First I read that churches in Kentucky are using gun giveaways to help people find Jesus. Then, in a front-page story in my area, the pastor of a local Baptist church plans to give away an AR-15 assault rifle to the winner of a free raffle at an upcoming Sunday service.
From the Troy, NY church’s website:
We have decided to hold a special service honouring hunters and gun owners who have been so viciously attacked by the antichristian socialist media and antichristian socialist politicians the last few years. Our country was built with the King James Bible and the gun.
My theology is very different from this, and I struggled to understand. Part of the issue has to do with the notion of “a long standing and deep sense of a special and unique American Destiny, the belief that… America is a nation called to a special destiny by God.” This thought process fueled Manifest Destiny in the 19th Century, for instance.
Thus, embracing the Second Amendment rights, if I am sussing this out correctly, is akin to embracing God. “The notion that there was some providential purpose to the European discovery and eventual conquest of the land masses ‘discovered’ by Christopher Columbus was present from the beginning.” Ah, American exceptionalism. It’s not “America, right or wrong”; America has ALWAYS been right unless the socialists have taken over, trying to take away “our guns” and “our freedom.”
But what is the Biblical theology defending guns? More than one person online cited Luke 22:36. From the King James Bible, which seems to be the only version that matters to this church:
36 Then said he unto them, But now, he that hath a purse, let him take it, and likewise his scrip: and he that hath no sword, let him sell his garment, and buy one.
What IS Jesus saying here? That we need weapons to defend ourselves? Continuing:
37 For I say unto you, that this that is written must yet be accomplished in me, And he was reckoned among the transgressors: for the things concerning me have an end.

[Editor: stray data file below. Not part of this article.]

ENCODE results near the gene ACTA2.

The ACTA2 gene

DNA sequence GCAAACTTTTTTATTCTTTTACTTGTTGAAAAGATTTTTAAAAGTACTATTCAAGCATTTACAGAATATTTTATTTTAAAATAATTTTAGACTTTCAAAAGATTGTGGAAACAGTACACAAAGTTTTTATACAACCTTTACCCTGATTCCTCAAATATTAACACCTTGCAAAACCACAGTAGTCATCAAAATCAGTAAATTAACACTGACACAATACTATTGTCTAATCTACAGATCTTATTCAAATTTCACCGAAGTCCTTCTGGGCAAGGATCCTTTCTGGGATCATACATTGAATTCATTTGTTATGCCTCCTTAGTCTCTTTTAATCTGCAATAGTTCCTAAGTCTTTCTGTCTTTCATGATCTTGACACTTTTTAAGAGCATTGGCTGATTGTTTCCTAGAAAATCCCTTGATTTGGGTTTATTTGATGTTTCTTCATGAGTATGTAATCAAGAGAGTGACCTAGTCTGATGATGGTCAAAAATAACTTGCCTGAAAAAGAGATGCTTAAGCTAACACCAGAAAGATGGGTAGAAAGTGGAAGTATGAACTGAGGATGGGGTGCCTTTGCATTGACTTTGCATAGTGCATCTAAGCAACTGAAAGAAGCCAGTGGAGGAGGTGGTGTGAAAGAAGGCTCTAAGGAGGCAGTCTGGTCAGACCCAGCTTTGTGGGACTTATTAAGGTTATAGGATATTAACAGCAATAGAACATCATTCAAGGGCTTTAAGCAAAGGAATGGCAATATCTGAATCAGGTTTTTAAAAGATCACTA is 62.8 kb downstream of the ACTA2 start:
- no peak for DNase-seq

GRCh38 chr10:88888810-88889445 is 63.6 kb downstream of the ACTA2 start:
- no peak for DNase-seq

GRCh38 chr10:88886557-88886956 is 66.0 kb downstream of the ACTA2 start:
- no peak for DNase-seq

38 And they said, Lord, behold, here are two swords. And he said unto them, It is enough.
Rev. Alan Rudnick, who wrote about the gun giveaway, pointed me to this interpretation, which I need to quote at length:
The interpretation of the verses can follow either a strictly physical direction in which swords must be used, or a nonphysical one in which swords must not be used, during Jesus’ last hours… first we analyze why the literal one will not fit into Luke 22:34-38 and into the passage about the arrest in the Garden of Gethsemane (Luke 22:39-53).
Violent use of the swords
Jesus says to the disciples to buy swords, but when they show him two, Jesus says the two are enough. The literal [direction] is inadequate for two reasons.
First, the obvious question is: two swords are enough for what? Are they enough for a physical fight to resist arrest? This is hardly the case because during Jesus’ arrest… Jesus sternly tells Peter to put away his sword, “No more of this!” and then he heals the servant, restoring his ear (Luke 22:49-51). Resisting arrest cannot be the purpose of the two swords.
Second, were the two swords enough for an armed rebellion to resist the authorities and to impose the new Jesus movement in a political and military way? Jesus denounces this purpose in Luke 22:52, as the authorities are in the process of arresting him: “Am I leading a rebellion that you have come with swords and clubs?” The answer is no, as he is seized and led away (v. 54).
The contextual meaning of the swords…
Jesus reminds the disciples of his mission for them before he arrived in Jerusalem (Luke 9:3; 10:1-17). Did they need a purse, a bag, or extra sandals? No, because people were friendlier, and their opposition to him was spread out over three years. Now, however, he is in Jerusalem, and he has undergone the compacted antagonism of religious leaders seeking to trap him with self-incriminating words. When the authorities are not present, they send their spies…
Second, “For I tell you, this scripture must be fulfilled in me: ‘And he was numbered among the lawless'” (Luke 22:37). By far the clearest purpose of the two swords is Jesus’ reference to Isaiah’s prophecy (53:12). He was destined to be arrested like a criminal, put on trial like a criminal, and even crucified like a criminal (but his arrest, trial, and execution were based on false evidence. He did nothing but good.) Yet, he was hung on the cross between two thieves, which is also a fulfillment of Isaiah’s prophecy (Luke 23:32; 39-43). What are criminals known for carrying with them? Weapons, and to be numbered among criminals, Jesus must also have weapons. That is why he said that only two swords would be enough—to fulfill this prophecy.
The argument that Jesus was fulfilling Scripture, and/or that two swords would not be sufficient if meant literally for defense, was noted HERE and HERE and especially on the Wikipedia page. The “armor of God”, in my belief system, does not require OUR literal weaponry.